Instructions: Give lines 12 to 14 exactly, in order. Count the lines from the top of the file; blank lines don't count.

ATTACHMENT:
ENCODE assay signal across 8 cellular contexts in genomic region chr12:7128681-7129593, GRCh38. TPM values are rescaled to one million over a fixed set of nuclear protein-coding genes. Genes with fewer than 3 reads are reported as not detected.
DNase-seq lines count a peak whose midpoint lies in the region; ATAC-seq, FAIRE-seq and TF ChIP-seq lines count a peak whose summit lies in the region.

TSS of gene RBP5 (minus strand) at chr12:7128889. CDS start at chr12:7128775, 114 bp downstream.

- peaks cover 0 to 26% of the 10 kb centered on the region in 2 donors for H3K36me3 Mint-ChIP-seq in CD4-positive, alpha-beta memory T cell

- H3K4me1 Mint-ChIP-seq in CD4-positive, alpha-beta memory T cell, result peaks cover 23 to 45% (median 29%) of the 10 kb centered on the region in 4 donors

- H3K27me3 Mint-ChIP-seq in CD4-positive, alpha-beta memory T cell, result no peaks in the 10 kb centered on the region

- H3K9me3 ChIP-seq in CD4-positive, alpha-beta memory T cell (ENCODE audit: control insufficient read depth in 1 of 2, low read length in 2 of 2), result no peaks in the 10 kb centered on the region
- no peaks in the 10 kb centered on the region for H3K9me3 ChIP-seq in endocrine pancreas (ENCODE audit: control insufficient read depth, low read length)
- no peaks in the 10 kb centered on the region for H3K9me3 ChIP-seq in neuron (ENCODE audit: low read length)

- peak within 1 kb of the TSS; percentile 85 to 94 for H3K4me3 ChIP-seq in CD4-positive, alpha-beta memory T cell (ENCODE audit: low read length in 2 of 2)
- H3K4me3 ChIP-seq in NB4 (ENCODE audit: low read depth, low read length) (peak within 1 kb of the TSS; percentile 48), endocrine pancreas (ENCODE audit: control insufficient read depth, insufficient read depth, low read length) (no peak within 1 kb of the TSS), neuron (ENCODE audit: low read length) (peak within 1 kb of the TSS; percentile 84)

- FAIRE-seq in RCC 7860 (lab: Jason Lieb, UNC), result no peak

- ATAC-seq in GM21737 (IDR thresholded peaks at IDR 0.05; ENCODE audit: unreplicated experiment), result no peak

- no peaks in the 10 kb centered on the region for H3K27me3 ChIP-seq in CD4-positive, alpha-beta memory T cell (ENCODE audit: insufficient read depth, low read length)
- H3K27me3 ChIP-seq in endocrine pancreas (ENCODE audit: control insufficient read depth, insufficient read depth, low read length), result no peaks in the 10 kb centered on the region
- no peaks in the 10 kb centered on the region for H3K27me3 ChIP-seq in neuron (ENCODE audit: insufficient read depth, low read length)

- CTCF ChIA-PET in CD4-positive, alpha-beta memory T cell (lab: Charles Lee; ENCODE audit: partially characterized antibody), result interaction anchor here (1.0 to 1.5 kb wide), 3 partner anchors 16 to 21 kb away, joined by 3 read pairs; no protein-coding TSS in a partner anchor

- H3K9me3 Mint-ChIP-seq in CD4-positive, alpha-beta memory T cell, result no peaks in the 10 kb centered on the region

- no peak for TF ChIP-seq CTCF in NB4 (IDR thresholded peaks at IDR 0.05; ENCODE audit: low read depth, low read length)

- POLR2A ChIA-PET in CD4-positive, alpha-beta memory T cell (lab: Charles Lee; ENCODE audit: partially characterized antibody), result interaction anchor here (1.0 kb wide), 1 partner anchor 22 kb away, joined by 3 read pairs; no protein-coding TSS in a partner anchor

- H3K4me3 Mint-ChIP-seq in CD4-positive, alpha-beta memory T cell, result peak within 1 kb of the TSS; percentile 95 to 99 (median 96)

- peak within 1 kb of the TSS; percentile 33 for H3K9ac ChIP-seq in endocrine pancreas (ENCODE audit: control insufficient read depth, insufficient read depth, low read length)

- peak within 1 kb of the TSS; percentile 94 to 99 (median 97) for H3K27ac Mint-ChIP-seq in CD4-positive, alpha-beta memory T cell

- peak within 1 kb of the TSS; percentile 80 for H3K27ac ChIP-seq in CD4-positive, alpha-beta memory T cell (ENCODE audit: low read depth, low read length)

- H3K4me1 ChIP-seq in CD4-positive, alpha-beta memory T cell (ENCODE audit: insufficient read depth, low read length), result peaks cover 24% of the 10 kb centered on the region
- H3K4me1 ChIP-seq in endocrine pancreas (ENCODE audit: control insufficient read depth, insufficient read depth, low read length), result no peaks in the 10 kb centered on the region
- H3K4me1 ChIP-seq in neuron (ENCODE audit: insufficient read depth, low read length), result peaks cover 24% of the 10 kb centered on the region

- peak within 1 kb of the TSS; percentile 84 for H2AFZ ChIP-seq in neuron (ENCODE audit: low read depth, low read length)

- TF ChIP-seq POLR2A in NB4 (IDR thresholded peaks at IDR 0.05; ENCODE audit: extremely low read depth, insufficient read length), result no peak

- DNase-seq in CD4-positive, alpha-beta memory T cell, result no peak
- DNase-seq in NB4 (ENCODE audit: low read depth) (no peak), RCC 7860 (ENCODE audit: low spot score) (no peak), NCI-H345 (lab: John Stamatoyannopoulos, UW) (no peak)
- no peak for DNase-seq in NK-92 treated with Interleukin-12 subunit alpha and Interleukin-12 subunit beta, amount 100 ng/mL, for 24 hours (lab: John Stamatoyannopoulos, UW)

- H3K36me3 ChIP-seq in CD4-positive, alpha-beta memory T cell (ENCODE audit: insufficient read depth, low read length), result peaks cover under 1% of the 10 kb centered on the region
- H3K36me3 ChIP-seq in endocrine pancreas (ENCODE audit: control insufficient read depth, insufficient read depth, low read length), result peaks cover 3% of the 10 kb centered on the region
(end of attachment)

- FAIRE-seq in RCC 7860 (lab: Jason Lieb, UNC), result no peak

- ATAC-seq in GM21737 (IDR thresholded peaks at IDR 0.05; ENCODE audit: unreplicated experiment), result no peak

- no peaks in the 10 kb centered on the region for H3K27me3 ChIP-seq in CD4-positive, alpha-beta memory T cell (ENCODE audit: insufficient read depth, low read length)